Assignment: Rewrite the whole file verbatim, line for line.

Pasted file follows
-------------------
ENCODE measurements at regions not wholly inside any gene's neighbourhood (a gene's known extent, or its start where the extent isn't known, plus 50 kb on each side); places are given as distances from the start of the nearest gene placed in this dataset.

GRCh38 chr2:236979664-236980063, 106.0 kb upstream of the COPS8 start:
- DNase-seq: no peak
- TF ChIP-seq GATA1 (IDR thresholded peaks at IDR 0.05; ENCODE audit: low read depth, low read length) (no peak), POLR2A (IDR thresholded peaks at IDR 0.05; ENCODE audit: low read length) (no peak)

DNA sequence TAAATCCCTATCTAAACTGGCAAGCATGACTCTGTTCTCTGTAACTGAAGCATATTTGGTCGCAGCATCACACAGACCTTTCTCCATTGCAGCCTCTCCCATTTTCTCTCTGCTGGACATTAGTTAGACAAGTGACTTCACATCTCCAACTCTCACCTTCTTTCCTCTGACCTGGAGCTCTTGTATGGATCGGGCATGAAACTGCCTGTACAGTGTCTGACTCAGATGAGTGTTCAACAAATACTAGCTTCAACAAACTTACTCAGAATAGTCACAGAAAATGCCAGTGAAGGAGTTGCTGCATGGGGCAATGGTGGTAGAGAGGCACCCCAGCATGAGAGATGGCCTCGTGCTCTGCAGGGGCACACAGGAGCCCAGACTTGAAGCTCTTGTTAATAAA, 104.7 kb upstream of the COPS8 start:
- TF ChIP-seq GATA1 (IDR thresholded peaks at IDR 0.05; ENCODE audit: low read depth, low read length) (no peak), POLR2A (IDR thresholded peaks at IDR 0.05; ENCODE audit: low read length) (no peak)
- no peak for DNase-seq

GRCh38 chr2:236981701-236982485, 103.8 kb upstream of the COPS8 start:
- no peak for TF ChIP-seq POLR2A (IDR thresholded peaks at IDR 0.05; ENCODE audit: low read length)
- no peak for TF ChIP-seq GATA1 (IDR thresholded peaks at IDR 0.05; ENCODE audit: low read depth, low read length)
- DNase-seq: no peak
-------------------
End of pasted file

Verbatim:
ENCODE measurements at regions not wholly inside any gene's neighbourhood (a gene's known extent, or its start where the extent isn't known, plus 50 kb on each side); places are given as distances from the start of the nearest gene placed in this dataset.

GRCh38 chr2:236979664-236980063, 106.0 kb upstream of the COPS8 start:
- DNase-seq: no peak
- TF ChIP-seq GATA1 (IDR thresholded peaks at IDR 0.05; ENCODE audit: low read depth, low read length) (no peak), POLR2A (IDR thresholded peaks at IDR 0.05; ENCODE audit: low read length) (no peak)

DNA sequence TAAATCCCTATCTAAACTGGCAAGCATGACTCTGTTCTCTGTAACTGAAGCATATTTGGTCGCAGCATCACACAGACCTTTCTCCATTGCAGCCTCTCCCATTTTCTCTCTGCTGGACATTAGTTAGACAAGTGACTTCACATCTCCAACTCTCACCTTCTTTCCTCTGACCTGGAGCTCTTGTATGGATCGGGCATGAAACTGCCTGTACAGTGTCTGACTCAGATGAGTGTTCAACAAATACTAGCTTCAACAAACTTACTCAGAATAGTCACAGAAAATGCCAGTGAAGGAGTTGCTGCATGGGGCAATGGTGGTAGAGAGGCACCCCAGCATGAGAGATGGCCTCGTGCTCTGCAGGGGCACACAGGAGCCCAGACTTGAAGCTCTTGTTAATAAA, 104.7 kb upstream of the COPS8 start:
- TF ChIP-seq GATA1 (IDR thresholded peaks at IDR 0.05; ENCODE audit: low read depth, low read length) (no peak), POLR2A (IDR thresholded peaks at IDR 0.05; ENCODE audit: low read length) (no peak)
- no peak for DNase-seq

GRCh38 chr2:236981701-236982485, 103.8 kb upstream of the COPS8 start:
- no peak for TF ChIP-seq POLR2A (IDR thresholded peaks at IDR 0.05; ENCODE audit: low read length)
- no peak for TF ChIP-seq GATA1 (IDR thresholded peaks at IDR 0.05; ENCODE audit: low read depth, low read length)
- DNase-seq: no peak